In the book, Huxley wrote,

In a world where education is predominantly verbal, highly educated people find it all but impossible to pay serious attention to anything but words and notions…

Even in this age of technology the verbal humanities are honoured. The non-verbal humanities, the arts of being directly aware of the given facts about existence, are almost completely ignored.

Primed for a transcendent experience, Loy felt like Shaff had hit upon a way to evoke memories and feelings that went under the radar of listeners’ conscious minds and allowed unconscious associations to surface. “What Shaff provides at Audium is a way to tap into the mystery of the world, the mystery of sound, and the mystery of self,” he says. “Visually and auditorily, the integrated experience reminds me nothing so much as a visit to a powerful oracle.”

Perhaps partly due to the prophetic trip he took at Audium, Loy eventually ended up at Stanford University at the Center for Computer Research in Music and Acoustics, where he received a doctorate in music, and then went on to teach for a decade at the University of California, San Diego. “As far as I’m concerned, he is a complete maverick,” Loy says. “He struck out in a unique direction all the way back in the 1950s, and he never looked back.”

Sound logic

When Shaff tells me after the show that he hopes that Audium “is a giant arrow pointing in a direction that others will take in different ways,” I can’t help but think of the worn-out glow-in-the-dark arrows on the theater’s floor. He says that the next stage will be to bring in other musicians to experiment in the space. And over the past several decades, many have already requested to do so, but so far no one has been granted access. By staying so steadfastly focused on his own particular vision, Audium has become a sort of museum piece or a time capsule — a fading vision of the future from the past.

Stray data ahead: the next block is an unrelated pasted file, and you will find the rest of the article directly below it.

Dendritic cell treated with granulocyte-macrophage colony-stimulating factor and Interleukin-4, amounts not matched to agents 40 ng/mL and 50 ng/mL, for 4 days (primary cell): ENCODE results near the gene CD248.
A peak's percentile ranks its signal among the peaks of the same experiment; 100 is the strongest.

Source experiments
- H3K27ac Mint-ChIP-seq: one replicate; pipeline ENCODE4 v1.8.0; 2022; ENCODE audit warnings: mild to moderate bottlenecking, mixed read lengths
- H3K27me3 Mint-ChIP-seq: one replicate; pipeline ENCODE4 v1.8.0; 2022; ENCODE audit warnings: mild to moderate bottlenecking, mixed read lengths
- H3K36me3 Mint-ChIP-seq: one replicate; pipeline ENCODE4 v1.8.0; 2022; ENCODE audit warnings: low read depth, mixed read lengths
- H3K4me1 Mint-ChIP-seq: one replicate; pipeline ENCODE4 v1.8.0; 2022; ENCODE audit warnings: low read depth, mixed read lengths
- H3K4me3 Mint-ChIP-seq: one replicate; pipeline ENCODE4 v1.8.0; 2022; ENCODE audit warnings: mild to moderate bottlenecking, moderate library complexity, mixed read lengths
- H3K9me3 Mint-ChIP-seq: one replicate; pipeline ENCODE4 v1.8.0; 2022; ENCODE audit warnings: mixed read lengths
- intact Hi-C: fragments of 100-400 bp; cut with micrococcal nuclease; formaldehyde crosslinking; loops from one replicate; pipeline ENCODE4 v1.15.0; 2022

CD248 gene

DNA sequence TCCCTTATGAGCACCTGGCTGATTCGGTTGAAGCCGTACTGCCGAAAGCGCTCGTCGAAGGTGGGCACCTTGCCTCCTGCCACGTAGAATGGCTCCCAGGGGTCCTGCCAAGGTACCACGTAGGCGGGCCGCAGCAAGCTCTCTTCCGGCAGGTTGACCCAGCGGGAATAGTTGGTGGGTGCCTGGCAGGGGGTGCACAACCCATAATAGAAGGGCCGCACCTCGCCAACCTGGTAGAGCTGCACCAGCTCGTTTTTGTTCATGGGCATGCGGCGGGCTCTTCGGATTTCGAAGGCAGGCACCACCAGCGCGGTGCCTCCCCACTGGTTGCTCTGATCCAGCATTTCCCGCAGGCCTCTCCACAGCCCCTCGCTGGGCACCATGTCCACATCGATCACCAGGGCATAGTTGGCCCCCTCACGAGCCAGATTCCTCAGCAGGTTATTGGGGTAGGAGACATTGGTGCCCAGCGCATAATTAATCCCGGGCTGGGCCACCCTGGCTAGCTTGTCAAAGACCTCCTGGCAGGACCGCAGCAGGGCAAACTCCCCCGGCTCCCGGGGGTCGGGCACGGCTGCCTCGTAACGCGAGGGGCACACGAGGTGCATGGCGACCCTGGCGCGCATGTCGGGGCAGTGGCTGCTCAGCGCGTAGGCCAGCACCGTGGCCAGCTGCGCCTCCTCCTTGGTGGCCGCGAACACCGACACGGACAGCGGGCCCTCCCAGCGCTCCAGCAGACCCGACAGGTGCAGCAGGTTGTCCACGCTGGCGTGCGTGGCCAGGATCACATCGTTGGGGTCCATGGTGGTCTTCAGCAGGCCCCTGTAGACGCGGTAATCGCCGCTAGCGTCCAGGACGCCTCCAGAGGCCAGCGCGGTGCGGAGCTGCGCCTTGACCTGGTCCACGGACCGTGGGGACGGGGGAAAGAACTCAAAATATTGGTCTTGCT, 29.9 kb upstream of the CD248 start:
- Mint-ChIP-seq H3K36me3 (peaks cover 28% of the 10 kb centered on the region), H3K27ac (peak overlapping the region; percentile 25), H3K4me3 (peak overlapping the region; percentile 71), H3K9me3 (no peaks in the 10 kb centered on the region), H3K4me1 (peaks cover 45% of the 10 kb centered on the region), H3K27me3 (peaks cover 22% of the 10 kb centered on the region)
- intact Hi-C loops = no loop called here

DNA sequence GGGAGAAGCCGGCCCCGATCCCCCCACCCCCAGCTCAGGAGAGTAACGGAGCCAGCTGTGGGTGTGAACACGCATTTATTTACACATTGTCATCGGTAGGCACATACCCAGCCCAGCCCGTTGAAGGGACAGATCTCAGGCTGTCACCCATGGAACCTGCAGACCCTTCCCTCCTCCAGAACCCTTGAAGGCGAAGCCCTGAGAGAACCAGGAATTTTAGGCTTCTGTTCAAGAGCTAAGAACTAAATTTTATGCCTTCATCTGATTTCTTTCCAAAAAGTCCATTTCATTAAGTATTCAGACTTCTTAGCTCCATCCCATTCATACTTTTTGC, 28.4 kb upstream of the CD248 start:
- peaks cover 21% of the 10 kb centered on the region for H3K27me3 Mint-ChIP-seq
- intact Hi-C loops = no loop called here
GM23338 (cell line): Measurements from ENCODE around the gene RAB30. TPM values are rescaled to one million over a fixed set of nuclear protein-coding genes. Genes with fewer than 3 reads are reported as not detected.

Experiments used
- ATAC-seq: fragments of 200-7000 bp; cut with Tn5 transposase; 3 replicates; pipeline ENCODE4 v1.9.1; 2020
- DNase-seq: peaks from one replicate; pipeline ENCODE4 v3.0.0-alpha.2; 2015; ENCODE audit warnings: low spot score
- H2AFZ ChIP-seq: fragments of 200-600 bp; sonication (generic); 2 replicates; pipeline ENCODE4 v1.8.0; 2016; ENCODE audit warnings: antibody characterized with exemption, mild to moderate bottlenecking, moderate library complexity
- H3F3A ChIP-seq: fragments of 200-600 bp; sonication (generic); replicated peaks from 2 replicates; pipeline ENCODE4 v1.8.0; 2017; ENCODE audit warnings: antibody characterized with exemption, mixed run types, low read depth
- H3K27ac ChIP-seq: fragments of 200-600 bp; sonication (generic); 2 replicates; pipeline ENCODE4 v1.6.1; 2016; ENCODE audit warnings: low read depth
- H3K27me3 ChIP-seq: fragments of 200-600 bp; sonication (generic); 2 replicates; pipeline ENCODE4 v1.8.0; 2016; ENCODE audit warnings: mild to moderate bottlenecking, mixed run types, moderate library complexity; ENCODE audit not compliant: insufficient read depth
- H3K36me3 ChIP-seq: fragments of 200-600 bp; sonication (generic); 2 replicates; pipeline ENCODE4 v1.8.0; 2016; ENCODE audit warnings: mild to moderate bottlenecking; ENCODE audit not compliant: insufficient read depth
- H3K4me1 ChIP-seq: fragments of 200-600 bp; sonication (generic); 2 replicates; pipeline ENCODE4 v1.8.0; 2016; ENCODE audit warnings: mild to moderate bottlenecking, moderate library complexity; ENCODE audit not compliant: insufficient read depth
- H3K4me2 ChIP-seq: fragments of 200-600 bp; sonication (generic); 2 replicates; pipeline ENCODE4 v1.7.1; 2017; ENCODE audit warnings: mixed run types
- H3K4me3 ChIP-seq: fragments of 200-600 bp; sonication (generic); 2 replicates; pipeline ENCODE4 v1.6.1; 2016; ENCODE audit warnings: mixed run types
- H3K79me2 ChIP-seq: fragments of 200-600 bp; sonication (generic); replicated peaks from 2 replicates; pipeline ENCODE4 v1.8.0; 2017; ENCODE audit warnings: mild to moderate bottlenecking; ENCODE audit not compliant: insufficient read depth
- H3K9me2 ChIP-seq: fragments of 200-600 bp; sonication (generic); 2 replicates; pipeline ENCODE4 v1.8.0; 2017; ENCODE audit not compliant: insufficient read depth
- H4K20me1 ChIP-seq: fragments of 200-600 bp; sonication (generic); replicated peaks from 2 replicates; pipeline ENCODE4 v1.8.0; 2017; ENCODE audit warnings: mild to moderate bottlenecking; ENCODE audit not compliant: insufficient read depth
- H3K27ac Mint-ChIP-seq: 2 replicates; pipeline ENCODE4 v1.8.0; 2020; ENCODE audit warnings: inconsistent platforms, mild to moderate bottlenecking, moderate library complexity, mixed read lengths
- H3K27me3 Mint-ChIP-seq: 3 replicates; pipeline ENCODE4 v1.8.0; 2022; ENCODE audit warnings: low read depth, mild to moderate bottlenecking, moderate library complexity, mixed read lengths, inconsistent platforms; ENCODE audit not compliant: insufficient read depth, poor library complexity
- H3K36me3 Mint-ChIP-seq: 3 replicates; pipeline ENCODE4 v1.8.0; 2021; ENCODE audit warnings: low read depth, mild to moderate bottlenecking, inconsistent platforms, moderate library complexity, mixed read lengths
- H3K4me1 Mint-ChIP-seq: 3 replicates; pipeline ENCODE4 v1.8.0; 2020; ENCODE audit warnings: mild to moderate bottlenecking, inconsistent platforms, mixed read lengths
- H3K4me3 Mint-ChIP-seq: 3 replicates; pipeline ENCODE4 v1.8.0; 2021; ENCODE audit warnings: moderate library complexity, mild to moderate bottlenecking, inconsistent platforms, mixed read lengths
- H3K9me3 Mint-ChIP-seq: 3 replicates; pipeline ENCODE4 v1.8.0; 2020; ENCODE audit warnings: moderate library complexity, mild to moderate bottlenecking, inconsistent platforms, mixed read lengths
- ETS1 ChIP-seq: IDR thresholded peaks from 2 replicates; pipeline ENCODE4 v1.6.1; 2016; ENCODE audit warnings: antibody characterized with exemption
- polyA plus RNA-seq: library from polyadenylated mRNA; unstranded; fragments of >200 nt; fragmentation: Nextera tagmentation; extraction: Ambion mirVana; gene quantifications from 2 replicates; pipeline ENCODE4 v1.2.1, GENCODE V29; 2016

Today, sound spatialization is a huge field, from Lucasfilm’s THX standard to the complex concert halls of Paris’s Institute for Research and Coordination in Acoustics/Music and Jonty Harrison’s BEAST (Birmingham ElectroAcoustic Sound Theatre) project in Birmingham, UK. There are annual festivals that feature multi-channel sound, including Berlin’s Club Transmediale festival, Toronto’s New Adventures in Sound Art, and the Sea of Sound festival in Edmonton, Alberta.

“Stan achieved the perfect confluence of art and technology, theater, and science for his time,” Loy says. “It has been chugging along ever since. Because he has been so ‘standoffish’ — his word — with Audium, I don’t think it will survive him. But then, that will also be perfect, I suppose.”

Special thanks to Stephan Moore, the curator and artistic director of “In the Garden of Sonic Delights,” an exhibition of sound art at the Caramoor Center for Music and the Arts in New York, for his help in providing current and historic context. Photo of Shaff in the Audium theater by Mark Akamine. Other photos by the author.

April Kilcrease writes about rollerskating, whiskey, and breakfast tacos. When she's not working at her desk in Oakland, she enjoys petting baby farm animals and climbing fences. Her work has appeared in The New York Times Magazine, AFAR, and San Francisco Magazine.

You can purchase our complete archives, almost 300 articles, as a DRM-free ebook in PDF, EPUB, and MOBI formats. We ceased publication of new work on December 18, 2014.